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Raising Is it considered good or bad practice to raise the flaps right after touchdown. Good or bad?

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This question is about light, tricycle, single engine aircraft.

I have made it a habit to raise the flaps right after touchdown (when the nosewheel is on the ground). My instructor used to do that every time during initial training so I took over the habit.

It makes sense to do this for the following reasons:

  • better braking performance because lift is reduced while rolling out
  • less crosswind effect, reducing the risk of loss of directional control after landing
  • (less important) it's part of the after landing checklist, so when it's done, it's done

However, I was recently checked out on a C182 that I wanted to rent in Florida and when I raised the flaps right after touchdown the instructor shouted "what the < beep > are you doing? You should never raise the flaps until you've turned off the runway". He couldn't provide a good reason though, so when I told him about the things I listed above he simple mumbled something about keeping my attention on the runway instead of fiddling with the flaps lever (which is a something I don't even have to think about)

My question is: is it really a bad idea to raise the flaps that soon after landing? Or is it actually a good habit?Is it really a bad idea to raise the flaps that soon after landing? Or is it actually a good habit?

(I noticed that most airliners also wait until they're clear of the runway, but these jets have spoilers to get rid of all the lift)

This question is about light, tricycle, single engine aircraft.

I have made it a habit to raise the flaps right after touchdown (when the nosewheel is on the ground). My instructor used to do that every time during initial training so I took over the habit.

It makes sense to do this for the following reasons:

  • better braking performance because lift is reduced while rolling out
  • less crosswind effect, reducing the risk of loss of directional control after landing
  • (less important) it's part of the after landing checklist, so when it's done, it's done

However, I was recently checked out on a C182 that I wanted to rent in Florida and when I raised the flaps right after touchdown the instructor shouted "what the < beep > are you doing? You should never raise the flaps until you've turned off the runway". He couldn't provide a good reason though, so when I told him about the things I listed above he simple mumbled something about keeping my attention on the runway instead of fiddling with the flaps lever (which is a something I don't even have to think about)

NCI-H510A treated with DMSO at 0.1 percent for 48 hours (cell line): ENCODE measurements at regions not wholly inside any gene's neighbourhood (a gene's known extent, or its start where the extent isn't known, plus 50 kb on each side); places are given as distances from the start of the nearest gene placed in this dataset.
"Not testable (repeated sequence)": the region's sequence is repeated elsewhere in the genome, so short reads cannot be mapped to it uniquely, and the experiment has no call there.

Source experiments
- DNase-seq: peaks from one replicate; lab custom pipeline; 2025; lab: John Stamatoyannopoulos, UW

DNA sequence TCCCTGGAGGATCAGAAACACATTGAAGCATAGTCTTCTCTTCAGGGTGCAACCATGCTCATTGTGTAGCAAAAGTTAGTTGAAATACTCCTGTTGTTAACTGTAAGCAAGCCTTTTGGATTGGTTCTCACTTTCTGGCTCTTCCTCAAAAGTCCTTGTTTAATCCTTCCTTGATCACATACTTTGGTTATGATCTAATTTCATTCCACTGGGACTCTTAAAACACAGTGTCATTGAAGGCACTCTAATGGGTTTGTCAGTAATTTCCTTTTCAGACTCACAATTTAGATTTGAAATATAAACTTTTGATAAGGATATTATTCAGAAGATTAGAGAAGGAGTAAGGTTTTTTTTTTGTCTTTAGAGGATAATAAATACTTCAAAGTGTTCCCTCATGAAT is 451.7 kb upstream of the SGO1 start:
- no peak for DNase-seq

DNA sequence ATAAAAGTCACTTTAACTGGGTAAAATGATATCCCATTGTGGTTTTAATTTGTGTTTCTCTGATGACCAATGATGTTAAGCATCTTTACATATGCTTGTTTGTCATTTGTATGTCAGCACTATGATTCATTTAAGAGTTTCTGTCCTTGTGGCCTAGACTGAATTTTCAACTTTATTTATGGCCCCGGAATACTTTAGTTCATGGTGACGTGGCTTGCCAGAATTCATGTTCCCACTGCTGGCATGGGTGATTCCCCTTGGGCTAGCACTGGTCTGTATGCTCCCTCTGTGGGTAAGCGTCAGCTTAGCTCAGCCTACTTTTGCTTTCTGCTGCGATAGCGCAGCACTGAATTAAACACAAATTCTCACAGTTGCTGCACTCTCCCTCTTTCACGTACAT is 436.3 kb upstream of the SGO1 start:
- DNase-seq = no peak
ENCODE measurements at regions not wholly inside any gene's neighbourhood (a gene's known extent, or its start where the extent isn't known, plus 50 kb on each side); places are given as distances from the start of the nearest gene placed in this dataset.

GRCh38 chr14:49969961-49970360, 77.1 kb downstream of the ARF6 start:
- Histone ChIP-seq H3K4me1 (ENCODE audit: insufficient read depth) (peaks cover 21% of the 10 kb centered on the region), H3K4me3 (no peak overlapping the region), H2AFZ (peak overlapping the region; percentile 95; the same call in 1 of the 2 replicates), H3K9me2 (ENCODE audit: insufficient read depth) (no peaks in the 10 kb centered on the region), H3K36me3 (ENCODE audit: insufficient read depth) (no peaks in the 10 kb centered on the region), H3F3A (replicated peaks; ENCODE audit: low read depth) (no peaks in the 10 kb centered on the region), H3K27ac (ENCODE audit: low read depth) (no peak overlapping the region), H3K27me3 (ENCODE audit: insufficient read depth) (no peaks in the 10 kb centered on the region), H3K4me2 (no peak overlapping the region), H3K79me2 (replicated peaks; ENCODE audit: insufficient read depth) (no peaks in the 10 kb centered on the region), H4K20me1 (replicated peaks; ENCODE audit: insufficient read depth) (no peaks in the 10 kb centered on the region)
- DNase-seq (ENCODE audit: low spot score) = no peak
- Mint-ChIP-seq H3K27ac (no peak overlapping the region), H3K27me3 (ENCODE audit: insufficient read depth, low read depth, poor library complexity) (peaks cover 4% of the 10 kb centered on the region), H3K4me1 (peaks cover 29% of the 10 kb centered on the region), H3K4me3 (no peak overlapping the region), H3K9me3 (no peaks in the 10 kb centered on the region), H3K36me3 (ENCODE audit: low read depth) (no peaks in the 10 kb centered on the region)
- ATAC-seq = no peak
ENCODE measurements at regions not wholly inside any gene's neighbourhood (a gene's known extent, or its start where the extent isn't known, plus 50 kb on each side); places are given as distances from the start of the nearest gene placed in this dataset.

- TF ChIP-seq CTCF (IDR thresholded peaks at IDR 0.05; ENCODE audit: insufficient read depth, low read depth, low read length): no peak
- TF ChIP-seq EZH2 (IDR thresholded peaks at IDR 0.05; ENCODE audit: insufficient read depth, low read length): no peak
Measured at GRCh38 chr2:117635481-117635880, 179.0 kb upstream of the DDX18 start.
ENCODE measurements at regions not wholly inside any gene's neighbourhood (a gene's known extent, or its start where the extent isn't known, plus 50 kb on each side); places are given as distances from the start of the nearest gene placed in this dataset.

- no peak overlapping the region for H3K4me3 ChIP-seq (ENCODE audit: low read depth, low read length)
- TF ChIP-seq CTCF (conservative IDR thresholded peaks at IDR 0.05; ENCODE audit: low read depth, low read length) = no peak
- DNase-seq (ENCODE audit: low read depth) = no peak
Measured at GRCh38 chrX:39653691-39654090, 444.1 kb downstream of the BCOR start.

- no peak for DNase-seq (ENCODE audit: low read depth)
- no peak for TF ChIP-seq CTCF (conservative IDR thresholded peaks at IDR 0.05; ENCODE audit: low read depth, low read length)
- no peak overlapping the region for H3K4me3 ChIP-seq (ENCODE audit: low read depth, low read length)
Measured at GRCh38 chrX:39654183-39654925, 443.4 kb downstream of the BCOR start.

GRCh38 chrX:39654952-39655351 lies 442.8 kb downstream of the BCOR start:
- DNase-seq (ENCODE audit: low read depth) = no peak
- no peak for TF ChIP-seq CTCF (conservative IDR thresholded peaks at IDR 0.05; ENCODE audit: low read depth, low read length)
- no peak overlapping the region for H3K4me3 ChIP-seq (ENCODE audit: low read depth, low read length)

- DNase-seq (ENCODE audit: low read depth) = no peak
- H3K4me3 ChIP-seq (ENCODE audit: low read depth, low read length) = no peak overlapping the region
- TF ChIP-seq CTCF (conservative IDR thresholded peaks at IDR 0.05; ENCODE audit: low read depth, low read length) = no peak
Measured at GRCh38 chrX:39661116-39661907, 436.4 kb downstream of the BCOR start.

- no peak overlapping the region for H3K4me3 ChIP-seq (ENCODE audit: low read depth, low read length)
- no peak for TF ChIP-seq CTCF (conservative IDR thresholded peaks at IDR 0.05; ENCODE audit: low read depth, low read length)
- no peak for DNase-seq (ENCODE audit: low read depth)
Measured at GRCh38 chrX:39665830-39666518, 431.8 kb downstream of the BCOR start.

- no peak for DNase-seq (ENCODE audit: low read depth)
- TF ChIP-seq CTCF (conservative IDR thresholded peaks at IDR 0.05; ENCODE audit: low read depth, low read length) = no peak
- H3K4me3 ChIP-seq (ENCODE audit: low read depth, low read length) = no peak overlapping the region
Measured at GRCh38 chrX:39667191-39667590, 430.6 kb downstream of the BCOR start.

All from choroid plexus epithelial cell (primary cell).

My question is: is it really a bad idea to raise the flaps that soon after landing? Or is it actually a good habit?

(I noticed that most airliners also wait until they're clear of the runway, but these jets have spoilers to get rid of all the lift)

This question is about light, tricycle, single engine aircraft.

I have made it a habit to raise the flaps right after touchdown (when the nosewheel is on the ground). My instructor used to do that every time during initial training so I took over the habit.

It makes sense to do this for the following reasons:

  • better braking performance because lift is reduced while rolling out
  • less crosswind effect, reducing the risk of loss of directional control after landing
  • (less important) it's part of the after landing checklist, so when it's done, it's done

However, I was recently checked out on a C182 that I wanted to rent in Florida and when I raised the flaps right after touchdown the instructor shouted "what the < beep > are you doing? You should never raise the flaps until you've turned off the runway". He couldn't provide a good reason though, so when I told him about the things I listed above he simple mumbled something about keeping my attention on the runway instead of fiddling with the flaps lever (which is a something I don't even have to think about)

My question is: Is it really a bad idea to raise the flaps that soon after landing? Or is it actually a good habit?

(I noticed that most airliners also wait until they're clear of the runway, but these jets have spoilers to get rid of all the lift)

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Raising the flaps right after touchdown. Good or bad?

This question is about light, tricycle, single engine aircraft.

I have made it a habit to raise the flaps right after touchdown (when the nosewheel is on the ground). My instructor used to do that every time during initial training so I took over the habit.

It makes sense to do this for the following reasons:

  • better braking performance because lift is reduced while rolling out
  • less crosswind effect, reducing the risk of loss of directional control after landing
  • (less important) it's part of the after landing checklist, so when it's done, it's done

However, I was recently checked out on a C182 that I wanted to rent in Florida and when I raised the flaps right after touchdown the instructor shouted "what the < beep > are you doing? You should never raise the flaps until you've turned off the runway". He couldn't provide a good reason though, so when I told him about the things I listed above he simple mumbled something about keeping my attention on the runway instead of fiddling with the flaps lever (which is a something I don't even have to think about)

My question is: is it really a bad idea to raise the flaps that soon after landing? Or is it actually a good habit?

(I noticed that most airliners also wait until they're clear of the runway, but these jets have spoilers to get rid of all the lift)